Submitted to: American Society of Agronomy Meetings
Publication Type: Abstract Only
Publication Acceptance Date: 8/28/1998
Publication Date: N/A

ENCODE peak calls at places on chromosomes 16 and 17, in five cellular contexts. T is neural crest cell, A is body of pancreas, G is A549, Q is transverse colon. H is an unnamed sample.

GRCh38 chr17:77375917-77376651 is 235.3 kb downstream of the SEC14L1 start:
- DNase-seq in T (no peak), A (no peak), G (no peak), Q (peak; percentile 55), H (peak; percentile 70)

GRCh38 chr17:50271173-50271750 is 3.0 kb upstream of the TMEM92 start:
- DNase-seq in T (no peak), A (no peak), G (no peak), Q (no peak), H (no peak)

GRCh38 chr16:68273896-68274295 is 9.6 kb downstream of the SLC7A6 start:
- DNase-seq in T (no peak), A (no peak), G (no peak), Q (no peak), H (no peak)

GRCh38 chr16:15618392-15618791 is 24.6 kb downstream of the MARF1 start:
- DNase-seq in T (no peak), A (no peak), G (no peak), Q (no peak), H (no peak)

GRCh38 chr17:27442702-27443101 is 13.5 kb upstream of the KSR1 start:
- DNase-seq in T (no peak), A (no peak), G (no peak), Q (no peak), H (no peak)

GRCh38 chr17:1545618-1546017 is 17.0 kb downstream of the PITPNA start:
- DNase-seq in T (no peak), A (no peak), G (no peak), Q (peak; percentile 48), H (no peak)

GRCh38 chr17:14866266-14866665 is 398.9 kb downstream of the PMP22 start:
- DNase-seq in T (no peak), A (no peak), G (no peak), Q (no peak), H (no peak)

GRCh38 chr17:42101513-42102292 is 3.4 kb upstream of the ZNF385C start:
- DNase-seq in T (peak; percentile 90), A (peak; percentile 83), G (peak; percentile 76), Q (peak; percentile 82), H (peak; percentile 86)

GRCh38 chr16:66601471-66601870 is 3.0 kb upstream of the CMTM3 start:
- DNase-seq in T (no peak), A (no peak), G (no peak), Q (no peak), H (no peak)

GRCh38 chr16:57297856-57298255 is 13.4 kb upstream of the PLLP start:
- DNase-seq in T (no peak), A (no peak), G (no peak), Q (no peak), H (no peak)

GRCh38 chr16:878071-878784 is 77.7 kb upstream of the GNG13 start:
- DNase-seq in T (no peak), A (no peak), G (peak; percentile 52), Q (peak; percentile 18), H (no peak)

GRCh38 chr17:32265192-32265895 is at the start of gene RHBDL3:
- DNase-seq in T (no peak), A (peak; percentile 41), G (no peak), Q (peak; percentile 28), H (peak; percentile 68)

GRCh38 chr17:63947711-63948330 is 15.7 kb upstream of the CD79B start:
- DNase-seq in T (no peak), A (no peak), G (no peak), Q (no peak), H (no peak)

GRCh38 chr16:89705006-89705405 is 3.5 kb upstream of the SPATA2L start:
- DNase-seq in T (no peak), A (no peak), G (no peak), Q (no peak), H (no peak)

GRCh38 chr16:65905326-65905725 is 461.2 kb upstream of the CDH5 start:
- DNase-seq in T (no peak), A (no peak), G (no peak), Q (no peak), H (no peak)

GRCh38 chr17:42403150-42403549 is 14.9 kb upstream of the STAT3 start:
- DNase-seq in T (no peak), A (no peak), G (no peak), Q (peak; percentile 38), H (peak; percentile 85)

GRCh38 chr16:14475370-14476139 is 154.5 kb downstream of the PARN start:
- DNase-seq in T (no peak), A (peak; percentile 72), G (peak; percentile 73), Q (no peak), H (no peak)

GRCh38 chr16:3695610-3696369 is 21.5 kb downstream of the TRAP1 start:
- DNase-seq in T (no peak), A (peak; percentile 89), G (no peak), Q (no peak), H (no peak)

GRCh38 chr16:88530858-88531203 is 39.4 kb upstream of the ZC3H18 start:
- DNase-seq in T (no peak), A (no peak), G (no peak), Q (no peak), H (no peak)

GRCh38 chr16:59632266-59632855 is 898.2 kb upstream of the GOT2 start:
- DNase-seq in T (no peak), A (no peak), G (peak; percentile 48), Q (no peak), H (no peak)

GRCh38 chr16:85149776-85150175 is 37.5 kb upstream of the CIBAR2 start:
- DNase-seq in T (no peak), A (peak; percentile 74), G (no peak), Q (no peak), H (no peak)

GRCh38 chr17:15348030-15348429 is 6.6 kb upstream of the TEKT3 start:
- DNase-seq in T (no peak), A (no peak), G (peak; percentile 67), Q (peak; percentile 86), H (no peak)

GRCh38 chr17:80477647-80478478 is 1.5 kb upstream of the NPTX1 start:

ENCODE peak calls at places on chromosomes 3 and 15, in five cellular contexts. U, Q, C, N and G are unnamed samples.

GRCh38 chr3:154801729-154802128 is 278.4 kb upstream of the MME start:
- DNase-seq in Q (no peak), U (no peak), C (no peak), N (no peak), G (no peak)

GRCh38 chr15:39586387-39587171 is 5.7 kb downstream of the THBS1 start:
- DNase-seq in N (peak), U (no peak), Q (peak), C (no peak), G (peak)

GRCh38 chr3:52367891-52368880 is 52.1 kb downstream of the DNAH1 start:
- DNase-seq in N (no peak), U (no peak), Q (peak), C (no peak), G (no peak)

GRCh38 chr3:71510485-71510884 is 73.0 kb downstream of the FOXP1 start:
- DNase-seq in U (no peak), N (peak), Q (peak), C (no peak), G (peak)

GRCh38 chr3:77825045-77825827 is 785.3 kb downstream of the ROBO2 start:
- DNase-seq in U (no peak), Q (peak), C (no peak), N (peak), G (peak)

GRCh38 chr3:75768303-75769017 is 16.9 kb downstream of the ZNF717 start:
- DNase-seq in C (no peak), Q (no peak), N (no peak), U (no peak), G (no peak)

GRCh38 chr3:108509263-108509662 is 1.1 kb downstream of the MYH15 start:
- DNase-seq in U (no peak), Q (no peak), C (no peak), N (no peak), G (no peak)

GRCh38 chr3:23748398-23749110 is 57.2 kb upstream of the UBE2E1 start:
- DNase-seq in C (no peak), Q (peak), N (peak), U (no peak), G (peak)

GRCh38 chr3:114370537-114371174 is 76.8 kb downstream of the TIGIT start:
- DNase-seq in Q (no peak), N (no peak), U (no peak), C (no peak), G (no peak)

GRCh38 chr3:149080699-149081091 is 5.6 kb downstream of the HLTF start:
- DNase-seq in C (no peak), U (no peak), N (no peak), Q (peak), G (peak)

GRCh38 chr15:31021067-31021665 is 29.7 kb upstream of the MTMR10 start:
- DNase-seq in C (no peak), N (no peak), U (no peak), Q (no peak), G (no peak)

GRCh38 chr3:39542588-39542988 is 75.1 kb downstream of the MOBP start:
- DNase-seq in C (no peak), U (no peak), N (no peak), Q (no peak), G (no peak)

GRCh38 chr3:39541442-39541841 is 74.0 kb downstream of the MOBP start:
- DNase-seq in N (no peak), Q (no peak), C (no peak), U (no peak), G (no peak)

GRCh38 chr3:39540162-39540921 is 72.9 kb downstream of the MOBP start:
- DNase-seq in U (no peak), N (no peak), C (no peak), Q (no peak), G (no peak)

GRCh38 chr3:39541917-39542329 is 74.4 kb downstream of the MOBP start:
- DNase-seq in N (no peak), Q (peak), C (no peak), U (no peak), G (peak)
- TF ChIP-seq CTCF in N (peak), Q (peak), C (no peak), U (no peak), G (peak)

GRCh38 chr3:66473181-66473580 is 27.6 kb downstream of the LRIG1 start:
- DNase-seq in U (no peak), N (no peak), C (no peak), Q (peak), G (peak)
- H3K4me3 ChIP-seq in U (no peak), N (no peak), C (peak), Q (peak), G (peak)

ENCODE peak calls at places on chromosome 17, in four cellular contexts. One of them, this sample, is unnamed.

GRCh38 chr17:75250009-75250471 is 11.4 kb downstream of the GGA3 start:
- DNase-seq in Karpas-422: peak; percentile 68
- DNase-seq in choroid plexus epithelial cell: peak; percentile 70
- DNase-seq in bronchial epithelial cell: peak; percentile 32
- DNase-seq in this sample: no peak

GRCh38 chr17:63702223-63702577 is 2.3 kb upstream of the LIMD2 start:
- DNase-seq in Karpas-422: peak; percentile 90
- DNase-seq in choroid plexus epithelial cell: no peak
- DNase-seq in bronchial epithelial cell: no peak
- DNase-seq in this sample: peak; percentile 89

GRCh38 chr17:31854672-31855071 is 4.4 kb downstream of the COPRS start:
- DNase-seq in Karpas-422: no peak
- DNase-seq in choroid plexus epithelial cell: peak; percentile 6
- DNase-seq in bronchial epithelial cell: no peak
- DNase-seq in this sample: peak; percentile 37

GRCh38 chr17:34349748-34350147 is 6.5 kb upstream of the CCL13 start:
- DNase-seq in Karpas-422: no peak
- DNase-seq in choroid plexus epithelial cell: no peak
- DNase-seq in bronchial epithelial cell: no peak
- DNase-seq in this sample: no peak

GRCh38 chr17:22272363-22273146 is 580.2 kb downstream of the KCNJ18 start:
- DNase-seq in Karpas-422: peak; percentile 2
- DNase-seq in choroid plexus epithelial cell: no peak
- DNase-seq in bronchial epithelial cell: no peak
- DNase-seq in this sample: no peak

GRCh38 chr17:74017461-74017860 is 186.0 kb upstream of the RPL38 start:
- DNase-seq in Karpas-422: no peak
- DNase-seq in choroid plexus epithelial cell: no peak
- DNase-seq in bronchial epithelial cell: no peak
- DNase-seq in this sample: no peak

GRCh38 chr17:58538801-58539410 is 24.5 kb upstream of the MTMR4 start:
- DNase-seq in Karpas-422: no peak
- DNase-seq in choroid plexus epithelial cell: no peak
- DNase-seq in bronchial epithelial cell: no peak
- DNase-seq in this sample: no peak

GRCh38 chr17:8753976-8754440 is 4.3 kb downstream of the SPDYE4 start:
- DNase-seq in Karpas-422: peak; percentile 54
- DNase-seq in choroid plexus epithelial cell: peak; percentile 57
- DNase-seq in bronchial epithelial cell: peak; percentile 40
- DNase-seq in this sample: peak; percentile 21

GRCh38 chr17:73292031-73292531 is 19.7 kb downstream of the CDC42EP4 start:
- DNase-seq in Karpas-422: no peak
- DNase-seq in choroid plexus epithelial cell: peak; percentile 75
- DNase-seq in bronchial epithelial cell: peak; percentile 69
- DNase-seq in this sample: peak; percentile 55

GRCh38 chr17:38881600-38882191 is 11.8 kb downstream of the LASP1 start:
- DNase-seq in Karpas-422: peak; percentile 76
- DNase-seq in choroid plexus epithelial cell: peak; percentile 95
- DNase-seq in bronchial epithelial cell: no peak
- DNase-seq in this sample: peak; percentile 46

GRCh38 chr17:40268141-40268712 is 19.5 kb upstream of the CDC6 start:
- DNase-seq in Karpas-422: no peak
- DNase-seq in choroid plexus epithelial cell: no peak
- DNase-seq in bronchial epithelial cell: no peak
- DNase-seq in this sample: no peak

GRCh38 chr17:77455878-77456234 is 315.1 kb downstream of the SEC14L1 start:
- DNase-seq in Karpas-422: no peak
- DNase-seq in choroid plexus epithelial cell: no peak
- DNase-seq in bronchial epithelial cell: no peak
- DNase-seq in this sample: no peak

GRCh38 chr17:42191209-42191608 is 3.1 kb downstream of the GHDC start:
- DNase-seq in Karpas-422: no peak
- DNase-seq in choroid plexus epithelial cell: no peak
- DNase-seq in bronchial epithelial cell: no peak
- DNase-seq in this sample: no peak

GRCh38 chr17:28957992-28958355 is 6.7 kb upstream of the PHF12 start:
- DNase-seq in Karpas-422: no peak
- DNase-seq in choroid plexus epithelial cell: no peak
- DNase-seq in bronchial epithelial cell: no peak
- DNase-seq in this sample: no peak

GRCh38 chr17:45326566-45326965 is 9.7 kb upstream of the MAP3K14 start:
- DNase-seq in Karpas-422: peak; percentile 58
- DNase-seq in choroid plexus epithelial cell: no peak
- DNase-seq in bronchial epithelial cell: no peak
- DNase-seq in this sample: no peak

Technical Abstract: Interest in single nucleotide polymorphisms (SNPs) has been growing as a result of the Human Genome Project. SNPs are the most abundant type of DNA polymorphism in a number of species, including humans. As a result of their abundance and their enormous potential for automation, SNPs have become an important source of markers that contain a wealth of genetic information. In contrast to the large amount of information available on SNPs in humans and other mammalian species, very limited data are available for plant species. Therefore, we initiated studies to determine if there are sufficient SNPs in soybean to be useful for genetic map development and applications in plant improvement. Eighteen soybean cultivars were chosen to be sequenced for SNP discovery on the basis of their contribution to North American soybean germplasm. In this paper, the results of three approaches used to assay the level of SNPs in soybean will be discussed.